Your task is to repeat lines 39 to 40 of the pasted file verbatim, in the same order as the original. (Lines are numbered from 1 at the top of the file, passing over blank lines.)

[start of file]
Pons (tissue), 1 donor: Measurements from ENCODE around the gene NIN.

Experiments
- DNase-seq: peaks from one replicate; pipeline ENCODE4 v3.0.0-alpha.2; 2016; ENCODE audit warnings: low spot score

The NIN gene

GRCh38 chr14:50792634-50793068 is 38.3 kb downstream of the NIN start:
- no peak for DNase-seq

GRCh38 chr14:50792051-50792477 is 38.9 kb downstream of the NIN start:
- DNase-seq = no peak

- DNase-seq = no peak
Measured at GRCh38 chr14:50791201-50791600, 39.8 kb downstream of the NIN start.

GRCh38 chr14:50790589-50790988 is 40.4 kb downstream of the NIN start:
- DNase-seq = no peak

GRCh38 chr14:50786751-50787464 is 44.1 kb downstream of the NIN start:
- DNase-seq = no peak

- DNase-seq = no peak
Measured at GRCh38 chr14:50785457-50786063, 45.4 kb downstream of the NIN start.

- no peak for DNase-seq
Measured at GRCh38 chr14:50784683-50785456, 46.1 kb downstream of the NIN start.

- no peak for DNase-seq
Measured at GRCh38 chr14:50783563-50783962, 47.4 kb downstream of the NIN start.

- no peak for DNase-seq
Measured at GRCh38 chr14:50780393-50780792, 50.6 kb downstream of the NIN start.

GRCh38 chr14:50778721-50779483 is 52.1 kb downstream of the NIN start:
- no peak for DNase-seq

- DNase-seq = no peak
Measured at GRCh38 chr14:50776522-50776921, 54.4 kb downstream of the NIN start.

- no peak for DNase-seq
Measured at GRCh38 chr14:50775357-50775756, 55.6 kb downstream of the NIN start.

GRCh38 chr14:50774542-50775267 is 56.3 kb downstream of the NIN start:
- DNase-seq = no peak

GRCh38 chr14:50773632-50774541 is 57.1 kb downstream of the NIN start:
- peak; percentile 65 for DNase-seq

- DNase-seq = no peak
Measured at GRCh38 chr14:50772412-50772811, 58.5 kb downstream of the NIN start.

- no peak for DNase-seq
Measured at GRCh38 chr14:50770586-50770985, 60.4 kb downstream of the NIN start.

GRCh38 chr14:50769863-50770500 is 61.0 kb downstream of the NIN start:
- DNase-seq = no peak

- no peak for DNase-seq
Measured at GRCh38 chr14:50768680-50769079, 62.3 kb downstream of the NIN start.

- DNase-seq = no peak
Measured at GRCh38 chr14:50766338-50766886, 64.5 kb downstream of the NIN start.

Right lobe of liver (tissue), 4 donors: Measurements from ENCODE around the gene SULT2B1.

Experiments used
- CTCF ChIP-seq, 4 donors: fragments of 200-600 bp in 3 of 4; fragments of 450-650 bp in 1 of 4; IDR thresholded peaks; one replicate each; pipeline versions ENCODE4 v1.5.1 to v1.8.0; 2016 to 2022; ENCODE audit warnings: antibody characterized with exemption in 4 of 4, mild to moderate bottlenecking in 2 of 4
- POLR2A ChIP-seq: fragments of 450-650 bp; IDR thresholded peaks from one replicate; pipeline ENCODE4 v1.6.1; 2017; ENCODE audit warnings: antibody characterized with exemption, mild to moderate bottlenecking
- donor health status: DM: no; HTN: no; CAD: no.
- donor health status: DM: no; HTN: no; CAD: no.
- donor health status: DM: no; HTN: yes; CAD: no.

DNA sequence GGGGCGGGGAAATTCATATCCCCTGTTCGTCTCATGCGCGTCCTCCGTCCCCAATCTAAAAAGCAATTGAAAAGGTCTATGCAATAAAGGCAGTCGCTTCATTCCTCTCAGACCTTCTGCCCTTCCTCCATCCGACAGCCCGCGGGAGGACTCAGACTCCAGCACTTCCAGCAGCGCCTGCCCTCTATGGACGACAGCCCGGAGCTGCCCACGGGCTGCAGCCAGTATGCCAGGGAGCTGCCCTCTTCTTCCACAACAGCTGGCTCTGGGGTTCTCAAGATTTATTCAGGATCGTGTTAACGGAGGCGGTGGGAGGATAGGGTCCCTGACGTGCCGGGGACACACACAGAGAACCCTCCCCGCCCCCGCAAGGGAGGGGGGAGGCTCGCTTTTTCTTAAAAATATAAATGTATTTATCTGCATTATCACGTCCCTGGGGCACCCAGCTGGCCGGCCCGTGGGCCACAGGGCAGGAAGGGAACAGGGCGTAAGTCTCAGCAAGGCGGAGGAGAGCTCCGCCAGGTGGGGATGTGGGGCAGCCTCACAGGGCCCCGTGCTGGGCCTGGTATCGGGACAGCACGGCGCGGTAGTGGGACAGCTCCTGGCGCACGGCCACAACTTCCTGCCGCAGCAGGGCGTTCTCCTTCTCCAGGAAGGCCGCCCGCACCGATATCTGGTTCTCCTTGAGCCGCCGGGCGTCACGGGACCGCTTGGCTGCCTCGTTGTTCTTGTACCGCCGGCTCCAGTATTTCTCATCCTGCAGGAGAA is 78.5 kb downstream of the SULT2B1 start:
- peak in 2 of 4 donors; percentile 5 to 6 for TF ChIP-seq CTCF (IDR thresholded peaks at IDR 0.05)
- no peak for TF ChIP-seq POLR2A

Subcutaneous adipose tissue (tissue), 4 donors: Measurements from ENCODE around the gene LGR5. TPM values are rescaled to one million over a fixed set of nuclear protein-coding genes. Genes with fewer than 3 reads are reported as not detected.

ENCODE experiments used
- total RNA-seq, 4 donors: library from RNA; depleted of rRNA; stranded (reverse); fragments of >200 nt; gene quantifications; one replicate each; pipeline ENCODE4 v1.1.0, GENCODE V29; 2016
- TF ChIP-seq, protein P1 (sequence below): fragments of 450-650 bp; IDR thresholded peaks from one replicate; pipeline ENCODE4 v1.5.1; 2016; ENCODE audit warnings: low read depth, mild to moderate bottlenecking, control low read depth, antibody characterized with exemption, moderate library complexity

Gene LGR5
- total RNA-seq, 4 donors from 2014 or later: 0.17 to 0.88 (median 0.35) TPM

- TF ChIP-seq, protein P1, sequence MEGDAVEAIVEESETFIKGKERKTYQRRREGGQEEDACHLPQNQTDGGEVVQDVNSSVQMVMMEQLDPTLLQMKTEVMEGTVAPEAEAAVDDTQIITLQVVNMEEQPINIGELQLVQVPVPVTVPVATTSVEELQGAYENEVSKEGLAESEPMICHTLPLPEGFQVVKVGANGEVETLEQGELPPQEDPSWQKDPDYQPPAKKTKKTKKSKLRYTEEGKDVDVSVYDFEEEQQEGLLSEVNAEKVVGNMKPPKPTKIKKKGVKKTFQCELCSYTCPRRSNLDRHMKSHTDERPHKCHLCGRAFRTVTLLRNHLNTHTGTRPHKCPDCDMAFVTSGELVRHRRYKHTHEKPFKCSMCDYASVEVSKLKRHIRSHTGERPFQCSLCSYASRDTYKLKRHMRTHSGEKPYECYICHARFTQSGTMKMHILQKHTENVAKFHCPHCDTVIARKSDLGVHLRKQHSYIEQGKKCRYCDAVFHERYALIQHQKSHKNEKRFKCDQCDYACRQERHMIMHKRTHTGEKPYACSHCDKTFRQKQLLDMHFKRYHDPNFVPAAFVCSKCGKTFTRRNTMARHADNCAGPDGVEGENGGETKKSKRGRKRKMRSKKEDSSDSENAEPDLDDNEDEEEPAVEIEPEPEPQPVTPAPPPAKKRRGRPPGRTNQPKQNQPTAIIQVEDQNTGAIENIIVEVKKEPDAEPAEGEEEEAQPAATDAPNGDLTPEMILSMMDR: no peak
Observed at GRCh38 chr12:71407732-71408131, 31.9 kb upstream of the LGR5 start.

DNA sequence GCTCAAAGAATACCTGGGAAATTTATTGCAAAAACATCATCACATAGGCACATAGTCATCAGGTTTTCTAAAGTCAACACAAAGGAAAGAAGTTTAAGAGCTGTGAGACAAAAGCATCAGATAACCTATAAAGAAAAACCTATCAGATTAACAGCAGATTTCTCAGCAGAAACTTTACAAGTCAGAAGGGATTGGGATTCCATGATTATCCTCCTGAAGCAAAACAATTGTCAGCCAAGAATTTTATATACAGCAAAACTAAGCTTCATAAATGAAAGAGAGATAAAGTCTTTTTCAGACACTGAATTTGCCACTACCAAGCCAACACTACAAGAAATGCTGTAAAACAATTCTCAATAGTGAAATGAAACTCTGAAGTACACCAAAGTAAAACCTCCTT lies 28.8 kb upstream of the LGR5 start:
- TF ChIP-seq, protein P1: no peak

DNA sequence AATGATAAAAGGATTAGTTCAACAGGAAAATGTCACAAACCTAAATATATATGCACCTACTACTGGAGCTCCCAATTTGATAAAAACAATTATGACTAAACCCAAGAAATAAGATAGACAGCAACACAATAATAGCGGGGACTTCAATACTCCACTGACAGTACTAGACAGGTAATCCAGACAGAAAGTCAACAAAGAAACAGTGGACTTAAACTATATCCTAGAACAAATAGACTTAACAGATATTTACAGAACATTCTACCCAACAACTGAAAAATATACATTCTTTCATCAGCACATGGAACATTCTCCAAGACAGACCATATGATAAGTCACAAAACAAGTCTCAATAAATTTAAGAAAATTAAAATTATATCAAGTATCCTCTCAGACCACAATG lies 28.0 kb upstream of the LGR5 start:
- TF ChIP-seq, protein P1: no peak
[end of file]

- no peak for DNase-seq
Measured at GRCh38 chr14:50768680-50769079, 62.3 kb downstream of the NIN start.